We made a side trip on sunny (but foggy) day up to Les Pleiades via a private cog railway. You can buy tickets from the National Swiss Railway system that include private railways. I've always wanted to take a cog railway: the center rail is a rack and the engine provides the pinion gear. Unfortunately, I couldn't see the drive gear since the body of the engine went nearly all the way to the ground. Supposedly the top offered fantastic views but with the haze it was all but impossible to see clearly. And, thanks to a couple going to lunch at restaurant on the "Route Gourmand" (my kind of route!), we actually had instructions about how to follow the trail. And, thanks to the use of text messaging, we were able to rendezvous with Bart on the geared train.
The following day, we said goodbye to Bart and had to change locations (not a bad thing in retrospect). We moved to the nearby small village of Cully located in the center of the Lavaux wine district. The Lavaux vineyards date back to the 13th century and were constructed by monks. They go straight up the hill from the railroad tracks. The vines have a southern exposure and it can get quite hot (I know this from personal experience). We walked nearly the entire extent of the trail (which winds around and through the vineyards). The principle grape is Chasselas, which produces a very drinkable white --- the reds don't have much body (or "structure" as the wine folks would say). When I talked to the wine seller in Paris about Swiss wines he said that the French thought that the prices were too high for what you got. And I can see that. But it's still a very nice thing to drink a wine that you know was grown a few miles from you and perhaps even produced next door.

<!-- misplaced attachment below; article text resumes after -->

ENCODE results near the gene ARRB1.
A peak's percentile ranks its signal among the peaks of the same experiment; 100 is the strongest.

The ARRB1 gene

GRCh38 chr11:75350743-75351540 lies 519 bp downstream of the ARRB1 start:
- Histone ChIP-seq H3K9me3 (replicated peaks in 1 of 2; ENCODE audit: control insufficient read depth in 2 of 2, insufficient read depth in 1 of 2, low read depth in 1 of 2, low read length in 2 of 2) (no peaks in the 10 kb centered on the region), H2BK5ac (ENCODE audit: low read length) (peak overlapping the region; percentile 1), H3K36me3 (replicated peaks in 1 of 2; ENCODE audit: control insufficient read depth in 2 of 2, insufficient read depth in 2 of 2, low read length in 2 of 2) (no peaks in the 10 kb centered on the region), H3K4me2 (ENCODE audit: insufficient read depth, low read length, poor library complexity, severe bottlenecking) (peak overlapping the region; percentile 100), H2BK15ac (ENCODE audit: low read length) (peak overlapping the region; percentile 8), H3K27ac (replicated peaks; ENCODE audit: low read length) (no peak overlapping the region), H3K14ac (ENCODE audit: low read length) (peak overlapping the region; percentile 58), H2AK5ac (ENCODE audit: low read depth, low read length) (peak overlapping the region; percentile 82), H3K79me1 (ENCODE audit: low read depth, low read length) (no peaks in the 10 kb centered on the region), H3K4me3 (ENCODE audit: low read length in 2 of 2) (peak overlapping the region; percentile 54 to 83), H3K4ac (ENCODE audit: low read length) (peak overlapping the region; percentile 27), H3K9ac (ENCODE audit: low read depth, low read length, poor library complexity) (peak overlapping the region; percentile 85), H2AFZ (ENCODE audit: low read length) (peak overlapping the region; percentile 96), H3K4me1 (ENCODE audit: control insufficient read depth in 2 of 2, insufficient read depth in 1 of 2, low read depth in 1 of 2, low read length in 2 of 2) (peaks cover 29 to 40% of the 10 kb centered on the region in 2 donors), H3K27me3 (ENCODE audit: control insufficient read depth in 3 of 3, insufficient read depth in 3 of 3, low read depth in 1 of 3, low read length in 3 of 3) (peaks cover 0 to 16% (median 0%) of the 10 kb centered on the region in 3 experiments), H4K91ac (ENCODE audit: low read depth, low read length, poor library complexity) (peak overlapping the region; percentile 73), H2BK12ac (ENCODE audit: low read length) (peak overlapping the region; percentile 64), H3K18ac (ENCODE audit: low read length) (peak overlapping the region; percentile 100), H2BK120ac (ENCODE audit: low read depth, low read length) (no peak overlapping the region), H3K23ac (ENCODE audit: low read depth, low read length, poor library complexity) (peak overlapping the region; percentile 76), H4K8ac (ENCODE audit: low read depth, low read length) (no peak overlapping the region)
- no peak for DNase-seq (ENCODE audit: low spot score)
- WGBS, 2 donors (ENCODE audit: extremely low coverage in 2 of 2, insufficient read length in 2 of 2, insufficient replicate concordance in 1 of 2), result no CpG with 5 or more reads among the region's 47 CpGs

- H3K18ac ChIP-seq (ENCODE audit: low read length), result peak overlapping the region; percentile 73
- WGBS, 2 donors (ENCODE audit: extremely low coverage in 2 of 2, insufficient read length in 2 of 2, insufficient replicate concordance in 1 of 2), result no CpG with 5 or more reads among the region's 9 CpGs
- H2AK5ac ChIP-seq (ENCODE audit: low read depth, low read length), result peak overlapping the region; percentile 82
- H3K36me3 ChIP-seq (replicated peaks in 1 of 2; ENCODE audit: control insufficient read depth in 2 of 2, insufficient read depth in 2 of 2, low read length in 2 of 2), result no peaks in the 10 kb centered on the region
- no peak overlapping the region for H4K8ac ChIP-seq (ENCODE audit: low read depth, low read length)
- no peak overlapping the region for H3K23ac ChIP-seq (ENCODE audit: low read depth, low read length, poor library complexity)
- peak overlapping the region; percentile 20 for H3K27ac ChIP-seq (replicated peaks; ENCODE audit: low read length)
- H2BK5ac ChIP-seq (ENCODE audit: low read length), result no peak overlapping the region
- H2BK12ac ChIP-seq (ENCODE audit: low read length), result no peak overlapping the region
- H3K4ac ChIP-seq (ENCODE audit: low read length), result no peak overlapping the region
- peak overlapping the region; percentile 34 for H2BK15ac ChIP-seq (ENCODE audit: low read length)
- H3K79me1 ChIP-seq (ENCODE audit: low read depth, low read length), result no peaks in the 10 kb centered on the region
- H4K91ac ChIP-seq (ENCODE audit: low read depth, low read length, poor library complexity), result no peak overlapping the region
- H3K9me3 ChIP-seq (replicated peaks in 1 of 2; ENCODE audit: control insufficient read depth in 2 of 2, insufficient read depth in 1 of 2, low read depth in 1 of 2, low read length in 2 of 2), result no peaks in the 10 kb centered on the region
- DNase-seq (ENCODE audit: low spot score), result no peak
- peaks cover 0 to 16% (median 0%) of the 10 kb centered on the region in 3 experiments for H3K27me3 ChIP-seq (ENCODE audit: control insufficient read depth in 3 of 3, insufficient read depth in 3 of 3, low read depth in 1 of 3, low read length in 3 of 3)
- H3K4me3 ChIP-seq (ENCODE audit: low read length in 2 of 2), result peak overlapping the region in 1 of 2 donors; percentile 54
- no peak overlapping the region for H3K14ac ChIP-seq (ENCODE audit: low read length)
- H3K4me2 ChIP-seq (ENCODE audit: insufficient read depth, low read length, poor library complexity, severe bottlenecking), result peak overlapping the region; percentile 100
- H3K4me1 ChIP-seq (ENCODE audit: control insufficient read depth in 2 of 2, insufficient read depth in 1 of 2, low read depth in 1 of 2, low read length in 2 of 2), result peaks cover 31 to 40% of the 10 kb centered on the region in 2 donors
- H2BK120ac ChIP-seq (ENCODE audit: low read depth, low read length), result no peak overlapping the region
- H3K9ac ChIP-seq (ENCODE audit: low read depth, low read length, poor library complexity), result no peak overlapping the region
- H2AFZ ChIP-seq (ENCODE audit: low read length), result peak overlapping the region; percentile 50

Our B&B was part home, part guests bedrooms and in the bottom floor, a jazz club. Our hosts asked us if we minded a practice session one night. I told her that if they didn't practice then I didn't want to listen! When we came back, I heard them rehearse Duke Ellington's "It don't mean a thing..." --- including the lyrics in English.
Switzerland is expensive, there's no denying it. The food was more than we were willing to spend. A lunchtime stop in the heat for pizza, salad and bottled water was over $40. But, do keep in mind that includes tax and tip. This was the one incident where I wished I could have left less than the service compris: the server was surly and lackadaisical. But overall, this was the one exception.
We had a final breakfast overlooking the Alps and then it was train to the airport and the usual "deluxe" experience with US Air/American. When we arrived at Dulles, we were confronted with a passport control line that I would guesstimate had perhaps 300 or more people in it. This is a direct contrast with the Passport control at Frankfurt: 2 minutes. US: 30 minutes. Welcome back.